Friday, July 05, 2013


I have been learning a fair amount about erosion as we try to dig out from this crazy rainstorm.  Let me not make it sound too bad:  we weren't hurt bad at all, some gravel went down into one ditch, killing some grass, and some mud slid in another one, partially blocking up a pipe.

But it's interesting to observe what's happened. I moved a bunch of rocks out of random places in the back yard (I have written about this epic effort before).  This has meant a couple of things:

  1. In the massive rain (5 inches in 3 hours, for those of you out of the Triangle who didn't experience it), leaves washed down the rain and stopped against the wall, which apparently created a little dam of sorts.  The water ran down the dam till it found a low spot, then it went over.  This created a hugely concentrated flow of water down the backyard, completely wiping it free of leaves (exposing mud) and pushing years of leaves that we had pushed down to the steeper part of our yard (which goes down to a creek maybe 50 vertical feet below).  Just scoured it.  On the one hand, it protected some stuff Mary had recently planted.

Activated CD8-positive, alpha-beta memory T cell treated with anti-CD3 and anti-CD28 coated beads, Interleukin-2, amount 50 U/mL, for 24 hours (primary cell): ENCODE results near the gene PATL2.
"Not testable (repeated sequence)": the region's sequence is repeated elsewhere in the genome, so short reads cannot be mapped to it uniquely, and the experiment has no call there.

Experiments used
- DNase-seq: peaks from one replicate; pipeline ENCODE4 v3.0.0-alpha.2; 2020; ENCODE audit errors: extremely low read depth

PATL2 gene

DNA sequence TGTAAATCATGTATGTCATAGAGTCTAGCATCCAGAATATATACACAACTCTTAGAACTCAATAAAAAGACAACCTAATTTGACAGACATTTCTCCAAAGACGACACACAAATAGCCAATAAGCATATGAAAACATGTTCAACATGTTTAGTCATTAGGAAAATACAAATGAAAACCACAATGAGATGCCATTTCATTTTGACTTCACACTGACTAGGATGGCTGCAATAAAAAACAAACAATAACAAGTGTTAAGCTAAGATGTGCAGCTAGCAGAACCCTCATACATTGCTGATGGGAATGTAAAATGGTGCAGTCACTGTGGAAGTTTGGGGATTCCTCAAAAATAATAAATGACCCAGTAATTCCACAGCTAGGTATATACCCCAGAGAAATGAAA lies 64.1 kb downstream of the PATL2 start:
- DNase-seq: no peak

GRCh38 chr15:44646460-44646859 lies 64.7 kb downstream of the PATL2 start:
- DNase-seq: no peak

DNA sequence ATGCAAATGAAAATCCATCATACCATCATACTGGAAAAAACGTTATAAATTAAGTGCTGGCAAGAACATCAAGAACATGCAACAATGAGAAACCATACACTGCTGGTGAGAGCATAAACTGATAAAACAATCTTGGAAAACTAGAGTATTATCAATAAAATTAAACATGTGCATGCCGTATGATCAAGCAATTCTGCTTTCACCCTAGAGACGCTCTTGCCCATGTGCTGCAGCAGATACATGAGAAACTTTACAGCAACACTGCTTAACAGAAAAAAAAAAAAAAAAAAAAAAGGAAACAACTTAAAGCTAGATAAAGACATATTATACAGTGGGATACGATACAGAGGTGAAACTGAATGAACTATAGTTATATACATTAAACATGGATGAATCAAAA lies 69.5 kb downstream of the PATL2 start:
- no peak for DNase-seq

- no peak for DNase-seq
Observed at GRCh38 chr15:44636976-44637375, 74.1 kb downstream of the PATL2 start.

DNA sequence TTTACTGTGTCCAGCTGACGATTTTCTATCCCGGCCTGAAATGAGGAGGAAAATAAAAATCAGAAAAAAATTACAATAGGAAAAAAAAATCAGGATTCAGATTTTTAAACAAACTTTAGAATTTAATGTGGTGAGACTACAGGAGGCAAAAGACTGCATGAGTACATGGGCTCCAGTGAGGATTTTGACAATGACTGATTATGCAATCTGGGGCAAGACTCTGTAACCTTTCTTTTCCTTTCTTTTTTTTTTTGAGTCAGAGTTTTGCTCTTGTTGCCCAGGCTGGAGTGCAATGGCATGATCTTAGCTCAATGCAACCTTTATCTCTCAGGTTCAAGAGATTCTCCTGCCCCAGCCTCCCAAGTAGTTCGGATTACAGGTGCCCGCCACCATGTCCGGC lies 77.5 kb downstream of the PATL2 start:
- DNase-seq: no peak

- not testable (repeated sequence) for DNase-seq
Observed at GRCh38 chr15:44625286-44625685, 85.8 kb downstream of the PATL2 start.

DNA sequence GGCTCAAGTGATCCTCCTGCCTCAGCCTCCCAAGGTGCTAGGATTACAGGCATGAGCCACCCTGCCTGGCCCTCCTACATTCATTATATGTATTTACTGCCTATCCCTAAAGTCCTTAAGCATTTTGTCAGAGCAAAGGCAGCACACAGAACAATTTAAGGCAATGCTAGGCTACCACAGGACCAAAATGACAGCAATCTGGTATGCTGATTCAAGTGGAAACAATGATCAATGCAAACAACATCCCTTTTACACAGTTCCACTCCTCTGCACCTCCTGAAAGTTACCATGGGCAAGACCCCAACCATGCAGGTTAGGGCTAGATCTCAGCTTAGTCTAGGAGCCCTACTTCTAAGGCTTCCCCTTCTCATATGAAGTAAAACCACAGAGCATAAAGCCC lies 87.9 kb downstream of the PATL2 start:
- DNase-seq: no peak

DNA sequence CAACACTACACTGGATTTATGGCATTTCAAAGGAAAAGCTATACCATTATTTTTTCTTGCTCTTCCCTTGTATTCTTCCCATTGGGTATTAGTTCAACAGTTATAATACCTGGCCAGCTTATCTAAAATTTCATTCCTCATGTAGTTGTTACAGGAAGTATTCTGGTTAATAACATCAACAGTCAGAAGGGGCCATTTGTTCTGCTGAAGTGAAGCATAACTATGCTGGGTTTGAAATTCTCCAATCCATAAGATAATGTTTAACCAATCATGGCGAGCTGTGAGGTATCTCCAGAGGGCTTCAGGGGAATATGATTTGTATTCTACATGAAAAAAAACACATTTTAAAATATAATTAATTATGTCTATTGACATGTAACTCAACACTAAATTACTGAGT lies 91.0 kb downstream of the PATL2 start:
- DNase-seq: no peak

2. On the other, removing rocks from where nature and earlier farming and construction projects over however long people have lived and cultivated this hill actually encouraged erosion.  Which it took down the hill, to Booker Creek, and eventually out to Jordan Lake.
Moral to the story, once more:  you can't win in densely populated areas. Mother nature is deucedly clever.  All you can do is try to lose more slowly.

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